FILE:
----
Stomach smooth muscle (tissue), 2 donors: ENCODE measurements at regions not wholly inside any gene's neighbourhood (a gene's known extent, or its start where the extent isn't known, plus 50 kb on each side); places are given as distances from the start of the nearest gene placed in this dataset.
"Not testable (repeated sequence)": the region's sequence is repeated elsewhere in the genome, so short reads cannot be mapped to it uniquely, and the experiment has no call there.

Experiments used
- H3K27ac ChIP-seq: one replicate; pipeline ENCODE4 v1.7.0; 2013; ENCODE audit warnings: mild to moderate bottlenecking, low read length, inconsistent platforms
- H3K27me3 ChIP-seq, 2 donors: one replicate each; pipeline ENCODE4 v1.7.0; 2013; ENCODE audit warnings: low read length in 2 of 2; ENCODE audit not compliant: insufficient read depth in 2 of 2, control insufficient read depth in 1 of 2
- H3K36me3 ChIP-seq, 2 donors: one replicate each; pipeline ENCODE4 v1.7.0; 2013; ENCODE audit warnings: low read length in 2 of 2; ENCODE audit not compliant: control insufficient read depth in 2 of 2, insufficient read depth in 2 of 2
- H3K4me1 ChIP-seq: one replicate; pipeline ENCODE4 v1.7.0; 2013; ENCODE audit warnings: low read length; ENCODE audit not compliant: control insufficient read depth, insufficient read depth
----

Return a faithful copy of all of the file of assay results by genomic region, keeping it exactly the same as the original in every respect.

Stomach smooth muscle (tissue), 2 donors: ENCODE measurements at regions not wholly inside any gene's neighbourhood (a gene's known extent, or its start where the extent isn't known, plus 50 kb on each side); places are given as distances from the start of the nearest gene placed in this dataset.
"Not testable (repeated sequence)": the region's sequence is repeated elsewhere in the genome, so short reads cannot be mapped to it uniquely, and the experiment has no call there.

Experiments used
- H3K27ac ChIP-seq: one replicate; pipeline ENCODE4 v1.7.0; 2013; ENCODE audit warnings: mild to moderate bottlenecking, low read length, inconsistent platforms
- H3K27me3 ChIP-seq, 2 donors: one replicate each; pipeline ENCODE4 v1.7.0; 2013; ENCODE audit warnings: low read length in 2 of 2; ENCODE audit not compliant: insufficient read depth in 2 of 2, control insufficient read depth in 1 of 2
- H3K36me3 ChIP-seq, 2 donors: one replicate each; pipeline ENCODE4 v1.7.0; 2013; ENCODE audit warnings: low read length in 2 of 2; ENCODE audit not compliant: control insufficient read depth in 2 of 2, insufficient read depth in 2 of 2
- H3K4me1 ChIP-seq: one replicate; pipeline ENCODE4 v1.7.0; 2013; ENCODE audit warnings: low read length; ENCODE audit not compliant: control insufficient read depth, insufficient read depth